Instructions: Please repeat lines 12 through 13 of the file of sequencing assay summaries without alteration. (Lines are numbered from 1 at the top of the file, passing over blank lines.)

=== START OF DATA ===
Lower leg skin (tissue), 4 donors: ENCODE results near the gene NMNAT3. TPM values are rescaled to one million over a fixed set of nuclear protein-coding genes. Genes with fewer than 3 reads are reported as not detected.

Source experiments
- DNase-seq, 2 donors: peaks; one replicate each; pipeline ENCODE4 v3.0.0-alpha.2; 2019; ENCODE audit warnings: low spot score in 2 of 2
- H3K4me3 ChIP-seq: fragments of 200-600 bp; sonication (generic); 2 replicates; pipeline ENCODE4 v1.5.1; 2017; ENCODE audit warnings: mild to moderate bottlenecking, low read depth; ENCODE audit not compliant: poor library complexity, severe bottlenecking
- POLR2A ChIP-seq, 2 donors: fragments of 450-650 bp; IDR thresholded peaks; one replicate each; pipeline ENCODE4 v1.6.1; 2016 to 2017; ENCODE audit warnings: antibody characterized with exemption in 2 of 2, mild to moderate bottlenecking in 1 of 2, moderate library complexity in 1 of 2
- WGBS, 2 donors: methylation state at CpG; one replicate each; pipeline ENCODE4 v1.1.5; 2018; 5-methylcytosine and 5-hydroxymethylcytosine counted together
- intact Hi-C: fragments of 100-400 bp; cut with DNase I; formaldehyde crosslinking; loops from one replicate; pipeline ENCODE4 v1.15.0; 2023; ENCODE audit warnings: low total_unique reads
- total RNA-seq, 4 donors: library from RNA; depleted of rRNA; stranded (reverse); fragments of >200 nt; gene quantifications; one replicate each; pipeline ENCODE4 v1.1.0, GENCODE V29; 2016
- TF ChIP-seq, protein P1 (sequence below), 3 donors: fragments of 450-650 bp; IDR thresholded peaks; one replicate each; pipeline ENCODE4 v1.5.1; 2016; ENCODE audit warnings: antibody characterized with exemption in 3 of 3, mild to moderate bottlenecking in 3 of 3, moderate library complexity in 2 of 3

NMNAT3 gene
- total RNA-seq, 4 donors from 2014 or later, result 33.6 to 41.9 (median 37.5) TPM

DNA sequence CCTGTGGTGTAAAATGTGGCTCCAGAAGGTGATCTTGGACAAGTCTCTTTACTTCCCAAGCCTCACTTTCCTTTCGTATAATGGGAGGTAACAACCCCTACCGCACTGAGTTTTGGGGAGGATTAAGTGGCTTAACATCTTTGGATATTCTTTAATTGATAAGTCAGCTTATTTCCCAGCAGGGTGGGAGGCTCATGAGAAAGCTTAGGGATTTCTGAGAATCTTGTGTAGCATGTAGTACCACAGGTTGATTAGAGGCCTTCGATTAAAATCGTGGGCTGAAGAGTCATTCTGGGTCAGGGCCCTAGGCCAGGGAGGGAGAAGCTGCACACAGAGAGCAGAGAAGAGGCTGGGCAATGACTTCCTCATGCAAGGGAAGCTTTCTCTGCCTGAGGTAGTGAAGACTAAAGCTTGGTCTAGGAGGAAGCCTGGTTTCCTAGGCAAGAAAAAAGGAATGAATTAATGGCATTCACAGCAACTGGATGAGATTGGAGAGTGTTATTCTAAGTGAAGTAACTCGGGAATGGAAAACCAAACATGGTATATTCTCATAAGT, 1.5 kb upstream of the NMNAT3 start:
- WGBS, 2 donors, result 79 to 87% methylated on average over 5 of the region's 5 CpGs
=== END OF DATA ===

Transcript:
DNA sequence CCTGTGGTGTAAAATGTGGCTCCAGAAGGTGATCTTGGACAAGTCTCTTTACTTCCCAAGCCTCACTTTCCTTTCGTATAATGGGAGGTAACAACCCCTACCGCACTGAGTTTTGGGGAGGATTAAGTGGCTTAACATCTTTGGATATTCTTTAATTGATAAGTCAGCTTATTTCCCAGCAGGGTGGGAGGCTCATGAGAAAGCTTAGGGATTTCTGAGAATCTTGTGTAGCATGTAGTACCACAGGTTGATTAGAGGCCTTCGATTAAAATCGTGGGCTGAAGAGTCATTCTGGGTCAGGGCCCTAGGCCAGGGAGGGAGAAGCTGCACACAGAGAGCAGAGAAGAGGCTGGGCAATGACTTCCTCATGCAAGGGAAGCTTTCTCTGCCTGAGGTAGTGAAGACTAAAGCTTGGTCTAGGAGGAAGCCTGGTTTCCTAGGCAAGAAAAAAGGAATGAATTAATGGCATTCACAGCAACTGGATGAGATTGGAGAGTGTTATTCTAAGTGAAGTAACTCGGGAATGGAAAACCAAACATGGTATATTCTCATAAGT, 1.5 kb upstream of the NMNAT3 start:
- WGBS, 2 donors, result 79 to 87% methylated on average over 5 of the region's 5 CpGs